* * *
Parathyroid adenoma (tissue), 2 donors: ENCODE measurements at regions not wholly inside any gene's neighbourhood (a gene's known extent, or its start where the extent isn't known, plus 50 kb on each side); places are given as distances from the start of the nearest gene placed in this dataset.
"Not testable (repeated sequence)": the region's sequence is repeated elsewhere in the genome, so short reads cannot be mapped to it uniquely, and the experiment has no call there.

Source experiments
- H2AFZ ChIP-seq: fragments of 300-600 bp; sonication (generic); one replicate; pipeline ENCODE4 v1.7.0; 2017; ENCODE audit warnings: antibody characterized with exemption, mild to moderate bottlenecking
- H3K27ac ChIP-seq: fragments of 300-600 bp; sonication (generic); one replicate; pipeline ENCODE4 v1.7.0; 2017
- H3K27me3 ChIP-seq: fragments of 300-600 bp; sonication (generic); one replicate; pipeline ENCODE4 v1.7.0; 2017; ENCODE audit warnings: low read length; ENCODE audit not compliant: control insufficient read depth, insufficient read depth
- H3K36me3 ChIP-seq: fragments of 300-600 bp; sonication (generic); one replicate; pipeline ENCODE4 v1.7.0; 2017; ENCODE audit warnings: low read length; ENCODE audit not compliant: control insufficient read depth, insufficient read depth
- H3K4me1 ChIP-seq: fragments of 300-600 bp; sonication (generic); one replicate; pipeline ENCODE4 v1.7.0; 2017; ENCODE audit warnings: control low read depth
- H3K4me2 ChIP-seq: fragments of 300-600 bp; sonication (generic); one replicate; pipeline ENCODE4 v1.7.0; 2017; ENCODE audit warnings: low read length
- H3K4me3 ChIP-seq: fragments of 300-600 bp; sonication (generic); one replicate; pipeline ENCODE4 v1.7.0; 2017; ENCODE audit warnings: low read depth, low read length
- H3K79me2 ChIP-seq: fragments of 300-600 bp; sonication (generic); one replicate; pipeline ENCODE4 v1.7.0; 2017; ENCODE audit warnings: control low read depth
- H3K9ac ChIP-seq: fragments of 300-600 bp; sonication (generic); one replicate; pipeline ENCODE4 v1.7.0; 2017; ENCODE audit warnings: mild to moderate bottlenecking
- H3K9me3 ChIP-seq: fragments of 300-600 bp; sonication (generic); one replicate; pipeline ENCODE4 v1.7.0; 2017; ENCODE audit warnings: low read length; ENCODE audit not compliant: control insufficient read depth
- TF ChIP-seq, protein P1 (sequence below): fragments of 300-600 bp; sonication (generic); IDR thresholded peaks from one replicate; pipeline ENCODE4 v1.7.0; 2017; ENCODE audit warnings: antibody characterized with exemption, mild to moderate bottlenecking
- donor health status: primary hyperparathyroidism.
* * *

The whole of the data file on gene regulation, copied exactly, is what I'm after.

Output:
Parathyroid adenoma (tissue), 2 donors: ENCODE measurements at regions not wholly inside any gene's neighbourhood (a gene's known extent, or its start where the extent isn't known, plus 50 kb on each side); places are given as distances from the start of the nearest gene placed in this dataset.
"Not testable (repeated sequence)": the region's sequence is repeated elsewhere in the genome, so short reads cannot be mapped to it uniquely, and the experiment has no call there.

Source experiments
- H2AFZ ChIP-seq: fragments of 300-600 bp; sonication (generic); one replicate; pipeline ENCODE4 v1.7.0; 2017; ENCODE audit warnings: antibody characterized with exemption, mild to moderate bottlenecking
- H3K27ac ChIP-seq: fragments of 300-600 bp; sonication (generic); one replicate; pipeline ENCODE4 v1.7.0; 2017
- H3K27me3 ChIP-seq: fragments of 300-600 bp; sonication (generic); one replicate; pipeline ENCODE4 v1.7.0; 2017; ENCODE audit warnings: low read length; ENCODE audit not compliant: control insufficient read depth, insufficient read depth
- H3K36me3 ChIP-seq: fragments of 300-600 bp; sonication (generic); one replicate; pipeline ENCODE4 v1.7.0; 2017; ENCODE audit warnings: low read length; ENCODE audit not compliant: control insufficient read depth, insufficient read depth
- H3K4me1 ChIP-seq: fragments of 300-600 bp; sonication (generic); one replicate; pipeline ENCODE4 v1.7.0; 2017; ENCODE audit warnings: control low read depth
- H3K4me2 ChIP-seq: fragments of 300-600 bp; sonication (generic); one replicate; pipeline ENCODE4 v1.7.0; 2017; ENCODE audit warnings: low read length
- H3K4me3 ChIP-seq: fragments of 300-600 bp; sonication (generic); one replicate; pipeline ENCODE4 v1.7.0; 2017; ENCODE audit warnings: low read depth, low read length
- H3K79me2 ChIP-seq: fragments of 300-600 bp; sonication (generic); one replicate; pipeline ENCODE4 v1.7.0; 2017; ENCODE audit warnings: control low read depth
- H3K9ac ChIP-seq: fragments of 300-600 bp; sonication (generic); one replicate; pipeline ENCODE4 v1.7.0; 2017; ENCODE audit warnings: mild to moderate bottlenecking
- H3K9me3 ChIP-seq: fragments of 300-600 bp; sonication (generic); one replicate; pipeline ENCODE4 v1.7.0; 2017; ENCODE audit warnings: low read length; ENCODE audit not compliant: control insufficient read depth
- TF ChIP-seq, protein P1 (sequence below): fragments of 300-600 bp; sonication (generic); IDR thresholded peaks from one replicate; pipeline ENCODE4 v1.7.0; 2017; ENCODE audit warnings: antibody characterized with exemption, mild to moderate bottlenecking
- donor health status: primary hyperparathyroidism.